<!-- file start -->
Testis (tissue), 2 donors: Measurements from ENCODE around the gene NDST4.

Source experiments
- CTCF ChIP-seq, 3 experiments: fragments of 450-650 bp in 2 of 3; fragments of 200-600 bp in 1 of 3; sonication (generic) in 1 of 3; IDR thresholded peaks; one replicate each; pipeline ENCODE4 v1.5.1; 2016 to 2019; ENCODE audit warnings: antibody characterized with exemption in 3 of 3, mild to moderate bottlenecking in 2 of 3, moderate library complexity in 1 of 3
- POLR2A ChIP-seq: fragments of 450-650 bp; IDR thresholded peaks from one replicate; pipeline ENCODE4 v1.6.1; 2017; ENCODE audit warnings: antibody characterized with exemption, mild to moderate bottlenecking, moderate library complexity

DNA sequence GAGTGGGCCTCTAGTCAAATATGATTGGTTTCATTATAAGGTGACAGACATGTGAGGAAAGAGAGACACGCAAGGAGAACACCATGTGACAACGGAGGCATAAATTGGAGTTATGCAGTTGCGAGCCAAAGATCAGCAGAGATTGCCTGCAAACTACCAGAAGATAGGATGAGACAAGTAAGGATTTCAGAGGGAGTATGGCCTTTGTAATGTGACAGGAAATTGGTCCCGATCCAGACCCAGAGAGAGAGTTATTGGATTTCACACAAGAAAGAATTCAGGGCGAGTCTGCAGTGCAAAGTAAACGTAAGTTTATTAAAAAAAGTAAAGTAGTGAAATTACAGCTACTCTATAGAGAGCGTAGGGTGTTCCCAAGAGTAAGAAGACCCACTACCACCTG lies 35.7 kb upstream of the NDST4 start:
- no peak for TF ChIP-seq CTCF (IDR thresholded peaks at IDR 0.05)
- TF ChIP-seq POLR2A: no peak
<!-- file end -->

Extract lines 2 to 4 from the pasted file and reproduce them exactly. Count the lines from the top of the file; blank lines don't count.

Source experiments
- CTCF ChIP-seq, 3 experiments: fragments of 450-650 bp in 2 of 3; fragments of 200-600 bp in 1 of 3; sonication (generic) in 1 of 3; IDR thresholded peaks; one replicate each; pipeline ENCODE4 v1.5.1; 2016 to 2019; ENCODE audit warnings: antibody characterized with exemption in 3 of 3, mild to moderate bottlenecking in 2 of 3, moderate library complexity in 1 of 3
- POLR2A ChIP-seq: fragments of 450-650 bp; IDR thresholded peaks from one replicate; pipeline ENCODE4 v1.6.1; 2017; ENCODE audit warnings: antibody characterized with exemption, mild to moderate bottlenecking, moderate library complexity